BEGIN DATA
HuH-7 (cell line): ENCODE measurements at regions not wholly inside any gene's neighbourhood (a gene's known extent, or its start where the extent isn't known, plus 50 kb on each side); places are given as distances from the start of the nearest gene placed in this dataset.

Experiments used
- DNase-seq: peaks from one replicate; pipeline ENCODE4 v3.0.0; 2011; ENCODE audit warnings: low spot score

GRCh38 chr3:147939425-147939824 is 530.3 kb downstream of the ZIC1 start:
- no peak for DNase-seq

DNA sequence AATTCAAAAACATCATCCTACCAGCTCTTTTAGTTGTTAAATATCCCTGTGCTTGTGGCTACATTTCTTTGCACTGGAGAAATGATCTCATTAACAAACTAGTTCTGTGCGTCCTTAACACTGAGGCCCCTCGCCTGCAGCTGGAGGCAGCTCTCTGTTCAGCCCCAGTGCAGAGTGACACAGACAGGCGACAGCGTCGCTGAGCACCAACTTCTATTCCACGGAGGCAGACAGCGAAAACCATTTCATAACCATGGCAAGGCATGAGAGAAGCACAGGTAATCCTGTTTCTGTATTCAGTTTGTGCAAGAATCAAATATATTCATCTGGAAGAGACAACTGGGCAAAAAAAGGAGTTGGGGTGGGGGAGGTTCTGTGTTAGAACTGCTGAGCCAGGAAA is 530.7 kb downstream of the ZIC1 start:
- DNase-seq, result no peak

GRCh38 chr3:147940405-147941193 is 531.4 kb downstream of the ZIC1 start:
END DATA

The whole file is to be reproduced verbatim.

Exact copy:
HuH-7 (cell line): ENCODE measurements at regions not wholly inside any gene's neighbourhood (a gene's known extent, or its start where the extent isn't known, plus 50 kb on each side); places are given as distances from the start of the nearest gene placed in this dataset.

Experiments used
- DNase-seq: peaks from one replicate; pipeline ENCODE4 v3.0.0; 2011; ENCODE audit warnings: low spot score

GRCh38 chr3:147939425-147939824 is 530.3 kb downstream of the ZIC1 start:
- no peak for DNase-seq

DNA sequence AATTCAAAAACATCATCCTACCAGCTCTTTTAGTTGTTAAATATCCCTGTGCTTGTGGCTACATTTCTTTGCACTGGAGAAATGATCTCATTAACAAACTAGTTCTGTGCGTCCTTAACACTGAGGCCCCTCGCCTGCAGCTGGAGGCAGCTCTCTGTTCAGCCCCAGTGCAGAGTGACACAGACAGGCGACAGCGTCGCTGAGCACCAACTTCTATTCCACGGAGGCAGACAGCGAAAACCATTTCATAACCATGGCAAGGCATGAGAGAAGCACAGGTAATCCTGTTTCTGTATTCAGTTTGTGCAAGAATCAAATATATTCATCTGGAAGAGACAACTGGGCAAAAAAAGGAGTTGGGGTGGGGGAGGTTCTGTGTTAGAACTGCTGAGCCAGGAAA is 530.7 kb downstream of the ZIC1 start:
- DNase-seq, result no peak

GRCh38 chr3:147940405-147941193 is 531.4 kb downstream of the ZIC1 start: